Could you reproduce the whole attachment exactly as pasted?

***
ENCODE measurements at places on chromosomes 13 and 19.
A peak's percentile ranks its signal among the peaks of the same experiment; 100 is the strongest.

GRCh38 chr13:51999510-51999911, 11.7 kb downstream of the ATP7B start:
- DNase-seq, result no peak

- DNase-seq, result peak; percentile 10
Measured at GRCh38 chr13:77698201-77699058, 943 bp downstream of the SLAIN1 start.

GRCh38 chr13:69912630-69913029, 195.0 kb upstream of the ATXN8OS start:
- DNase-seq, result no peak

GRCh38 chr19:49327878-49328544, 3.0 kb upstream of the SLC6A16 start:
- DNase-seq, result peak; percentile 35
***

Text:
ENCODE measurements at places on chromosomes 13 and 19.
A peak's percentile ranks its signal among the peaks of the same experiment; 100 is the strongest.

GRCh38 chr13:51999510-51999911, 11.7 kb downstream of the ATP7B start:
- DNase-seq, result no peak

- DNase-seq, result peak; percentile 10
Measured at GRCh38 chr13:77698201-77699058, 943 bp downstream of the SLAIN1 start.

GRCh38 chr13:69912630-69913029, 195.0 kb upstream of the ATXN8OS start:
- DNase-seq, result no peak

GRCh38 chr19:49327878-49328544, 3.0 kb upstream of the SLC6A16 start:
- DNase-seq, result peak; percentile 35